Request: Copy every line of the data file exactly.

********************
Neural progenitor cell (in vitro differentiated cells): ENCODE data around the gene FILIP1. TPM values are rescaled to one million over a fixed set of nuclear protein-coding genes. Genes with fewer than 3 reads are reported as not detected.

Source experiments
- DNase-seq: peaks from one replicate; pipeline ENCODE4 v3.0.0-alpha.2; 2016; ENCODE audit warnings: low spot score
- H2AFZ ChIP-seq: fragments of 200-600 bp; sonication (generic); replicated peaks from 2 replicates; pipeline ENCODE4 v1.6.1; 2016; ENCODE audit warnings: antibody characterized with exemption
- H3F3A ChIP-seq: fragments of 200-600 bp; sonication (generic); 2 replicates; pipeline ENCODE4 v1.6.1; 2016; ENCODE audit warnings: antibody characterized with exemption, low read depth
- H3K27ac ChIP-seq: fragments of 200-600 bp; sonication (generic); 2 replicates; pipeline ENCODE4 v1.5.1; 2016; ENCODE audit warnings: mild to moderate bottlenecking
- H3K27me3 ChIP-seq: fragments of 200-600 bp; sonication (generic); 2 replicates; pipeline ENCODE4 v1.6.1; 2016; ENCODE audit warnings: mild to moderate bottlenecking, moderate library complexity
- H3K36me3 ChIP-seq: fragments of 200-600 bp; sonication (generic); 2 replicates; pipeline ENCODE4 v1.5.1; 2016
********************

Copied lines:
Neural progenitor cell (in vitro differentiated cells): ENCODE data around the gene FILIP1. TPM values are rescaled to one million over a fixed set of nuclear protein-coding genes. Genes with fewer than 3 reads are reported as not detected.

Source experiments
- DNase-seq: peaks from one replicate; pipeline ENCODE4 v3.0.0-alpha.2; 2016; ENCODE audit warnings: low spot score
- H2AFZ ChIP-seq: fragments of 200-600 bp; sonication (generic); replicated peaks from 2 replicates; pipeline ENCODE4 v1.6.1; 2016; ENCODE audit warnings: antibody characterized with exemption
- H3F3A ChIP-seq: fragments of 200-600 bp; sonication (generic); 2 replicates; pipeline ENCODE4 v1.6.1; 2016; ENCODE audit warnings: antibody characterized with exemption, low read depth
- H3K27ac ChIP-seq: fragments of 200-600 bp; sonication (generic); 2 replicates; pipeline ENCODE4 v1.5.1; 2016; ENCODE audit warnings: mild to moderate bottlenecking
- H3K27me3 ChIP-seq: fragments of 200-600 bp; sonication (generic); 2 replicates; pipeline ENCODE4 v1.6.1; 2016; ENCODE audit warnings: mild to moderate bottlenecking, moderate library complexity
- H3K36me3 ChIP-seq: fragments of 200-600 bp; sonication (generic); 2 replicates; pipeline ENCODE4 v1.5.1; 2016